February 10, 2009 / 10:13 PM / 11 years ago

Buyback halts may spell more trouble for Wall St.

By Ellis Mnyandu - Analysis

NEW YORK (Reuters) - If the rising tide of suspended share buyback programs is any indication, corporate America is now in survival mode.

The deepening recession is not only forcing U.S. households to live within their means, but corporations too.

The list of companies putting their share buyback plans on hold since the start of 2009 has raised concerns that the stock market could be in the throes of losing a key underpinning.

The amount of announced share repurchases so far this year is less than one tenth what had been announced in the same time period last year.

Bellwethers 3M Co (MMM.N) and Altria Group Inc (MO.N) are among companies that have said they would rather conserve cash this year.

Strained credit markets have made it tougher for corporations to borrow, driving companies to conserve cash for more urgent uses and drying up a source of funding for share purchases.

“The suspension of buybacks hurts the market,” said Eric Kuby, chief investment officer at NorthStar Investment Management Corp. in Chicago. “Corporations are basically saying we’re taking this conservative approach, we’re conserving our cash.”

The latest bit of bad news arrives as Wall Street attempts to recover from an 11-year low reached in November. Buybacks serve as crucial underpinnings of market psychology and sentiment, according to analysts.

“The buybacks have totally fallen off,” said Howard Silverblatt, senior index analyst at Standard & Poor’s in New York. “The companies are shy about commitment. We’re seeing companies pulling back in order to conserve cash.”

Around this time last year, corporate America had more than $63 billion of share repurchases announced, but through February 5 there have been $4.32 billion of announced buybacks, according to data from market research firm Birinyi Associates.

The benchmark S&P 500 .SPX is down more than 40 percent since hitting a record in October 2007, and down more than 8 percent since the start of 2009.

With share repurchases, companies tread a fine line between returning wealth to shareholders and maintaining a sufficient financial cushion.

Credit rating agencies often take a dim view of share buybacks, because of the constraints they place on cashflow and because of the reliance by some companies on debt to fund the share buybacks.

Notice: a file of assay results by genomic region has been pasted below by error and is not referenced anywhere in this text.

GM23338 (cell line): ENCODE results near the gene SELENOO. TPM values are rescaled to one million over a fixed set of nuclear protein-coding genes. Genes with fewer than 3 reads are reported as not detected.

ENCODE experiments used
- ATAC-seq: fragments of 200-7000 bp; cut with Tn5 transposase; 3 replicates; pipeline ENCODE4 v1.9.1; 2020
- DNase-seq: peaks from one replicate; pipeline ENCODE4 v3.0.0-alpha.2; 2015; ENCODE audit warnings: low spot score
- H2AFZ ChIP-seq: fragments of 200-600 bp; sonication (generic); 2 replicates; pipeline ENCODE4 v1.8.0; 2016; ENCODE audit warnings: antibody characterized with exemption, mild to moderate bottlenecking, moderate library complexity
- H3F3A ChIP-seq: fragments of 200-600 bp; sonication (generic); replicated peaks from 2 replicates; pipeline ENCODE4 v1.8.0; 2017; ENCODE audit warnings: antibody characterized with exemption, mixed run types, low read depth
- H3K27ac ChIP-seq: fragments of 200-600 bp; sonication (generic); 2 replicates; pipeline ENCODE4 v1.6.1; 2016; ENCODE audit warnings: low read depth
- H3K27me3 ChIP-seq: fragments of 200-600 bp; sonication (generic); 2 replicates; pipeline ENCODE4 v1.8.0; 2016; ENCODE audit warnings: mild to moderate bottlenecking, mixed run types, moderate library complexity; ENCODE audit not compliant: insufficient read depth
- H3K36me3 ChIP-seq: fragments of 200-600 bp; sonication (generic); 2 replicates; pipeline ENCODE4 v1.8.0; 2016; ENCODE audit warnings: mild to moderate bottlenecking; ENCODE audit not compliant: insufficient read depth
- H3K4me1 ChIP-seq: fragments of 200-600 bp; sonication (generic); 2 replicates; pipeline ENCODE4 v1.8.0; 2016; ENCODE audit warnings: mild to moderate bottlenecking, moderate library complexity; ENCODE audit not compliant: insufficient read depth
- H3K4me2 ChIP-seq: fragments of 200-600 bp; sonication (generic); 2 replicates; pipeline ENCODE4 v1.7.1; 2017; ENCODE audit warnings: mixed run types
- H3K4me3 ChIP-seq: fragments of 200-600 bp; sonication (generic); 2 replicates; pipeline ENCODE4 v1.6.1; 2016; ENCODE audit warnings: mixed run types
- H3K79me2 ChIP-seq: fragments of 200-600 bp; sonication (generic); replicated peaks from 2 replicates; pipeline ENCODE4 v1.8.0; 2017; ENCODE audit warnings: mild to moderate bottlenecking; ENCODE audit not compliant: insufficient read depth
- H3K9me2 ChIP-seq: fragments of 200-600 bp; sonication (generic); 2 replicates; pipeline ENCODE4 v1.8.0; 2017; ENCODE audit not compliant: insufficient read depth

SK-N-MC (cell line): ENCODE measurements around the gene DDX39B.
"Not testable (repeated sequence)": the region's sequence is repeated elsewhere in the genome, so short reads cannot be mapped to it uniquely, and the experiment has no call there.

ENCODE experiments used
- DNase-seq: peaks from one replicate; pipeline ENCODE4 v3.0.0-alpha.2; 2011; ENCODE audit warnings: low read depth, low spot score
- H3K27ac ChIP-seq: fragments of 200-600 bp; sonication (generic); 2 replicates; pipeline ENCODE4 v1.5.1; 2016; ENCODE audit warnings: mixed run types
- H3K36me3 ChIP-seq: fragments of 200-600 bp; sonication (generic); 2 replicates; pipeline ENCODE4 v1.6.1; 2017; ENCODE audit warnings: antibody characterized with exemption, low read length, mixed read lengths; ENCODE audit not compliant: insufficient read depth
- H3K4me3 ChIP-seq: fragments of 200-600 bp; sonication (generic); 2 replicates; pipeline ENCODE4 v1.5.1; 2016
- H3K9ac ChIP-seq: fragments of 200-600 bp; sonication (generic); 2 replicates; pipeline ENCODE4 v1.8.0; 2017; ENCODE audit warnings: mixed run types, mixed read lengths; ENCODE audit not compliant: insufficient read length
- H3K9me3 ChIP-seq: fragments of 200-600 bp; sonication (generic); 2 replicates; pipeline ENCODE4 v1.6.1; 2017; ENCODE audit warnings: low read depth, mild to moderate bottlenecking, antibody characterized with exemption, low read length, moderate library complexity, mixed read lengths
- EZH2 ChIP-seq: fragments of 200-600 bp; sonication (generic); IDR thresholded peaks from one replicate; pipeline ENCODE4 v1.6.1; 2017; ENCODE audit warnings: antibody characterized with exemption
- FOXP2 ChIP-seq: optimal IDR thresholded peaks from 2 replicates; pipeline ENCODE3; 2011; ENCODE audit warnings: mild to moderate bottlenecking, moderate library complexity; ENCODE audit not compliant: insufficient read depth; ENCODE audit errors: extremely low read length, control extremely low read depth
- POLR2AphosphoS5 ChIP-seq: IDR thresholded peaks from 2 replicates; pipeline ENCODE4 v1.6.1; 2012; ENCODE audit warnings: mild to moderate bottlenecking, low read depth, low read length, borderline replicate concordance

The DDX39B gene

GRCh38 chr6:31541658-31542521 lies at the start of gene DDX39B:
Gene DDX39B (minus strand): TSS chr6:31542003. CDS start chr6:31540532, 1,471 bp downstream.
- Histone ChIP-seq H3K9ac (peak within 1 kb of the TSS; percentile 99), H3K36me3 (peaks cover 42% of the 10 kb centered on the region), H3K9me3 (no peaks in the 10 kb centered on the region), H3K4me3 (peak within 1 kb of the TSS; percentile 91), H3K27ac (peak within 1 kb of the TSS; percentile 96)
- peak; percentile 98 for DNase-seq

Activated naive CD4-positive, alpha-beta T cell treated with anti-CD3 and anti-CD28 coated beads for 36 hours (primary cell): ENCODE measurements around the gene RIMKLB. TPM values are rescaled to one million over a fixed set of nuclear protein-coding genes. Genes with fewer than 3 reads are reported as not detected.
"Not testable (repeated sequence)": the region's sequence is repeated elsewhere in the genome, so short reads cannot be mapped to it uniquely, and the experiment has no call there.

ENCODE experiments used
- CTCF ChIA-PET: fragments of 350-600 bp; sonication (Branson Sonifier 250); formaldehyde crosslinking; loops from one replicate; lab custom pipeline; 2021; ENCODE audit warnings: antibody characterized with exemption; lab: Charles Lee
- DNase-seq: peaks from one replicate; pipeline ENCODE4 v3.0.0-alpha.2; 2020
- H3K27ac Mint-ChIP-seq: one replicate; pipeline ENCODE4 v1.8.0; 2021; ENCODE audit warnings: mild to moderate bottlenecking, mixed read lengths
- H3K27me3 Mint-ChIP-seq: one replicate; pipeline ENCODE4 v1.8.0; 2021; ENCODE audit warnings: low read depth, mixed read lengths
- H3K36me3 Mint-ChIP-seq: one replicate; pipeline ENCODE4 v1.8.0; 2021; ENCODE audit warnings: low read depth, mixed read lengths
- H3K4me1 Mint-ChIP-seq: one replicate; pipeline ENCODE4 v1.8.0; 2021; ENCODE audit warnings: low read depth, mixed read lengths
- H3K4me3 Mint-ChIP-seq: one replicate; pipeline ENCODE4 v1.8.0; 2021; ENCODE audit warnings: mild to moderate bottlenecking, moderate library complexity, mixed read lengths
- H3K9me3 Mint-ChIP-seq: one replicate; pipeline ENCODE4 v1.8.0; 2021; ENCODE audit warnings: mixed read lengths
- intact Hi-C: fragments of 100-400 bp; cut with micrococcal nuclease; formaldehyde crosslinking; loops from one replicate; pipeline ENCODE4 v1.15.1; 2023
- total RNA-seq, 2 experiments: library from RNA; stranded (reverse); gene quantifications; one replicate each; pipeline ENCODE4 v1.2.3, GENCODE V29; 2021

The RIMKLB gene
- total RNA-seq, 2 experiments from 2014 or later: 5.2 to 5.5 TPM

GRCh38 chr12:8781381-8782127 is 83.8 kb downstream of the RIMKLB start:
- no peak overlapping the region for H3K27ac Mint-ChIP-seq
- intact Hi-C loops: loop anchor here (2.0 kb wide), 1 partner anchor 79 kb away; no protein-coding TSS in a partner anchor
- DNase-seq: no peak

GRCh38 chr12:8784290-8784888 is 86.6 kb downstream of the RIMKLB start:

BUYBACK SUSPENSIONS HITTING ALL SECTORS

The current buyback squeeze didn’t just begin in January. The suspension in share buybacks picked up pace in the fourth quarter, with announcements from other bellwethers including Alcoa (AA.N) ,Starbucks (SBUX.O) and Walt Disney Co (DIS.N), which have all been smarting from the effects of the economic downturn.

Wal-Mart Stores Inc (WMT.N) ,the world’s largest retailer, in early December said it had suspended its share repurchase program “as a result of the current economic environment and instability in the credit market.”

Even companies in the most defensive sectors, such as Altria, are scaling back share buybacks.

For its part, Philip Morris (PM.N), the cigarette maker that was spun off by Altria, forecast the amount of share repurchases in 2009 to be similar to what it spent last year.

Other companies that recently said they were scaling back repurchases include AT&T (T.N) , which last month said it did not see significant share repurchases in 2009, and exchange operator NYSE Euronext NYX.N ,which on Monday said it would halt share repurchases to preserve capital after posting a big quarterly loss.

The suspensions may also mean that companies are willing to forgo giving shareholders any bottom-line windfall in the near term. Share repurchases reduce the amount of shares outstanding, which helps boost earnings per share and tend to support higher stock prices.

But unlike a company slashing a dividend, some investors tend to be somewhat forgiving about tinkering with share repurchases as the first option when the going gets tough.

“A share repurchase suspension is certainly a psychological negative as it says the company doesn’t have the confidence to get out there and buy their own stock,” said Marc Pado, U.S. market strategist at Cantor Fitzgerald & Co in San Francisco.

“But by the same token, there’s a certain amount of understanding that maintaining a strong balance sheet through the worst of the economy is primary, whether it means cutting dividends, or employees or a buyback suspension.”

Editing by Leslie Adler

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